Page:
SC urged: Ban common bus terminals

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Preventing prov’l buses from entering Metro discriminatory, says Salceda

MANILA, Philippines–Albay Gov. Joey Salceda asked the Supreme Court on Monday to stop national government agencies from preventing the entry of passenger buses from the Bicol region into Metro Manila and restricting them to a common terminal in Muntinlupa City.


In a petition for prohibition and mandamus, Salceda said that the bus scheme which, according to him was enforced without consultation, discriminated against ordinary rural folk who take the bus such as students, traders and those with relatives in Metro Manila.


Named respondents in the suit were the Land Transportation Franchising and Regulatory Board (LTFRB) and its chair Winston Ginez; Metropolitan Manila Development Authority (MMDA) and its chair Francis Tolentino; and the Muntinlupa City government and Mayor Jaime Fresnedi.


The MMDA and LTFRB inaugurated on Aug. 27 the South Interim Provincial Terminal, a common terminal at the Alabang South Station for all buses coming from Bicol and Southern Tagalog provinces.


“They can’t just do this to us.  They’re turning us into scapegoats.  It’s as if being rural folk is something to be ashamed of. If you look at the government data, there are only 5,600 buses out of the more than seven million registered vehicles in the country,” Salceda told reporters. He noted that only 236 buses were plying Manila-Bicol routes.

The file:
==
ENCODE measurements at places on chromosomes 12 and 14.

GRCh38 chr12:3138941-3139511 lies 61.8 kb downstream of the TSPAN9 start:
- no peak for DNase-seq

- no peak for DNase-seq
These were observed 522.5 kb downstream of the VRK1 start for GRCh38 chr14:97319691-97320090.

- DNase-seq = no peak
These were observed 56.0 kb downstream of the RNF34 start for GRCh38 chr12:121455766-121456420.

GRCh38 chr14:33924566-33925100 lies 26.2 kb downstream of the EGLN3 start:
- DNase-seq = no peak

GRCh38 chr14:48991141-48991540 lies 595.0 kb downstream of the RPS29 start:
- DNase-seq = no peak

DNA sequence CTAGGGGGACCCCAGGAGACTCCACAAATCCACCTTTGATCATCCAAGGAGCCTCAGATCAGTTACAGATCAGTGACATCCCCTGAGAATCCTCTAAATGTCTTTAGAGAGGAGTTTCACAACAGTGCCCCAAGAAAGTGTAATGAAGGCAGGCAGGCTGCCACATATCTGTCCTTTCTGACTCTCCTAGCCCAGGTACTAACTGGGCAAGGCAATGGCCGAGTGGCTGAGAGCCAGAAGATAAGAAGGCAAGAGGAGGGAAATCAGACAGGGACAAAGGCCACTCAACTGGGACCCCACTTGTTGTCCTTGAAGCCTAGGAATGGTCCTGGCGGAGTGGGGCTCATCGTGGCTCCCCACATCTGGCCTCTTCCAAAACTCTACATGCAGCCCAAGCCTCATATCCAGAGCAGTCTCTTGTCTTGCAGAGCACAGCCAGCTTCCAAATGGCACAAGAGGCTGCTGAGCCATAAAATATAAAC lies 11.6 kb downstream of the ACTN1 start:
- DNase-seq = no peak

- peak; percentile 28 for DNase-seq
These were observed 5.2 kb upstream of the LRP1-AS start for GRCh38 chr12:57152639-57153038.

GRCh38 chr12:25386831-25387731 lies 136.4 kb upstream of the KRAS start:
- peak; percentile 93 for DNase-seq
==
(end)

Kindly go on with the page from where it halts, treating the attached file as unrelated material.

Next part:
The “abrupt and unconscionable change” in the routes of the buses, Salceda said in his petition, would cause “economic disruption, gross inconvenience and unnecessary expenses” for him and his constituents.


The Albay governor who was in Manila to take his oath as the newly elected chair for the Bicol regional development council before President Aquino, said that commuters from his province were being inconvenienced and must now pay more since they had to transfer to another vehicle upon reaching Alabang.


Bus companies are also fearful of reduced income, endangering the jobs of transport workers, he added.

Salceda noted that all buses in Albay have their own terminals in Metro Manila and have even entered into lease contracts for the lots they were using.


“The people who are riding the bus are the ones who can’t afford to ride in a plane. When you hurt the bus companies, you hurt the passengers.  What do they want—that we all ride in planes?” he said.


Salceda said he himself takes the bus from Legazpi City or Polangui in Albay to Cubao, Quezon City, or Pasay City whenever his vehicle is unavailable.


“Why are people from the province being inconvenienced? Where is the concept of shared burden here? The buses from the province enter Metro Manila and then leave, unlike the other vehicles that just go around the metropolis. I’m wondering why they are going after us and not the 800,000 cars and 1.8 million utility vehicles,” he added.


Salceda said that the LTFRB, MMDA and other agencies should have studied the scheme well, adding: “They should be the first to know about the empirical bases of their policies. It seems they can’t solve the traffic problem so they are making us their scapegoats.”


The governor asked the high court to issue a temporary restraining order on the scheme as well as a writ of preliminary injunction while the case was being litigated.


Contacted by the Inquirer, Tolentino declined to comment on Salceda’s petition.


The setting up of common terminals for provincial buses is aimed at easing traffic in Metro Manila, particularly on major thoroughfares like Edsa.

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